The second annual College Showcase Camp at USM drew in high school players from all over the Northeast region (courtesy photo)

GORHAM — Rain throughout the day pushed the second annual College Showcase Camp indoors to Costello Sports Complex at the University of Southern Maine on Thursday night.

The clinic, presented by Firecracker Baseball, drew in more than 20 college coaches to evaluate 55 high school players from all over the Northeast region. The showcase is followed by the second annual All-American Lighthouse Class tournament that starts Friday and concludes with championship games on Monday.

Contests will be played at popular, local baseball fields such as The Ballpark in Old Orchard, the showcase’s original location, and Goodall Park in Sanford.

Mark Cooke, the owner and president of Firecracker Baseball, said the decision to move the clinic inside was an easy one, and he knew something had to be done with coaches traveling to Maine from all around the country.

“You just want to provide what you had advertised,” Cooke said. “A lot of these people are coming from several different areas, so you really want to make sure this event takes place and is well organized.”

Players were put through drills that tested all facets of the game, such as fielding, hitting and pitching, and they were also evaluated on other intangibles like bat speed and hitting exit velocity. Testing players on their swing speed is something you can replicate indoors, Cooke said, but the rubber surface and lighting made it a little difficult for college coaches to fairly assess some of the players, particularly when it came to fielding.

“(Playing indoors) obviously tough to mimic what you’re going to get on a baseball field,” Cooke said. “Especially with the defensive drills … There were some tough hops and kids don’t play on this surface normally.”

Liam Nash of Thornton Academy takes a swing during batting practice at Costello Sports Complex at USM (courtesy photo)

Despite some funky bounces and a few lighting issues, there were some advantages from having the clinic inside, said Billy Young, the director of public relations for the firecrackers. With players confined to an inside area, coaches can see a lot more compared to outside on a baseball field, where players and coaches can be dispersed all around the field. The clinic also included a livestream for coaches who couldn’t attend to be able to watch, which could’ve been troublesome had showcase been conducted outside.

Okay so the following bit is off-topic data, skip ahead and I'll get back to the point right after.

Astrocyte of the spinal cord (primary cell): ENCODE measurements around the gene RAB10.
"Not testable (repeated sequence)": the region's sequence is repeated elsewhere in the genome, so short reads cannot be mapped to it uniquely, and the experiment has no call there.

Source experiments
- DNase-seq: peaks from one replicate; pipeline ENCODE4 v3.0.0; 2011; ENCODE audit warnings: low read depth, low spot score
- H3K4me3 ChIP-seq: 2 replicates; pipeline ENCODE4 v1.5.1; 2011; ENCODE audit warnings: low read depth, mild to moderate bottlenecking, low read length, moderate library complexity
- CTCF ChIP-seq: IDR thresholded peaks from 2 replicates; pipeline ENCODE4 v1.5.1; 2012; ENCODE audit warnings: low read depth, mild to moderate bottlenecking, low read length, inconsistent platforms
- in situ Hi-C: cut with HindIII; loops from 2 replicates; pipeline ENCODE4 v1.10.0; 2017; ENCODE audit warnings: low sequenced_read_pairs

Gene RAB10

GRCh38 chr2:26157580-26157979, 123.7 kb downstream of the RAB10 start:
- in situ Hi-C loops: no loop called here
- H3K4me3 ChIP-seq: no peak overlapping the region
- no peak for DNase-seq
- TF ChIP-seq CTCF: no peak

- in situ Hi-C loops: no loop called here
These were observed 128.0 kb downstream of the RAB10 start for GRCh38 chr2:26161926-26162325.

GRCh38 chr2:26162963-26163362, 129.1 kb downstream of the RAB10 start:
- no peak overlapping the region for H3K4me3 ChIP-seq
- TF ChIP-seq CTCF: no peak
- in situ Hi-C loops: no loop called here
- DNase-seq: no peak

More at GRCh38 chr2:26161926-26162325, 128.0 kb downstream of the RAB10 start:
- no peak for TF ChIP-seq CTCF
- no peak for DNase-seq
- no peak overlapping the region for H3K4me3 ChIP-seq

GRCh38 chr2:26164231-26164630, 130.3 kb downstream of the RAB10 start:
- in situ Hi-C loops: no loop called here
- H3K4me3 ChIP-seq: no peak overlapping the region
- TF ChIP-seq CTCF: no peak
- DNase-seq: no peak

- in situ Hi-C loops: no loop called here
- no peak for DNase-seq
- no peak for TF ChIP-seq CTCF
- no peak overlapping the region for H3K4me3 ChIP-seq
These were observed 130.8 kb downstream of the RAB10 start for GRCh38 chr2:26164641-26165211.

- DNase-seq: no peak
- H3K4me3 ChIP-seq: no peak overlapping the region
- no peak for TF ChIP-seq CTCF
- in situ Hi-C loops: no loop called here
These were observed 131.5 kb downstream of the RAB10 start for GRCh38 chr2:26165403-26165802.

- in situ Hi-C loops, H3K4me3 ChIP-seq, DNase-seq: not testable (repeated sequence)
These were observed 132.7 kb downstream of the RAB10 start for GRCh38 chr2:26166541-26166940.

“I actually think overall for a showcase (having it indoors) is better,” Young  said. “Lighting wise, some of the throws are a little tough because of the backdrop, but I really think (being inside) is beneficial.”

Regardless of the weather, Cooke was pleased with the way the clinic ran. His primary focus with Firecracker Baseball is to give high schoolers a chance to show their skills to college coaches, and having this in Maine was a great opportunity to give local players a chance to be seen.

“To have 23 coaches here, on a rainy night in late June, before the summer really takes off it’s so important for these players” Cooke said.  “It benefits the local kids, because (if this doesn’t happen) they’d have to travel down to Boston or pay a lot of money to go somewhere else.”

Among the local players were Tyler Lambert of Massabesic, and Nicholas Griffin and Liam Nash of Thornton Academy. Nash, who caught and played the outfield for the Golden Trojans this season, would have rather played outside, but was happy to display his talents in front of college evaluators regardless of where he was.

“(Getting the exposure), it’s very important,” said Nash. “I always want to showcase my skills to the best of my ability.”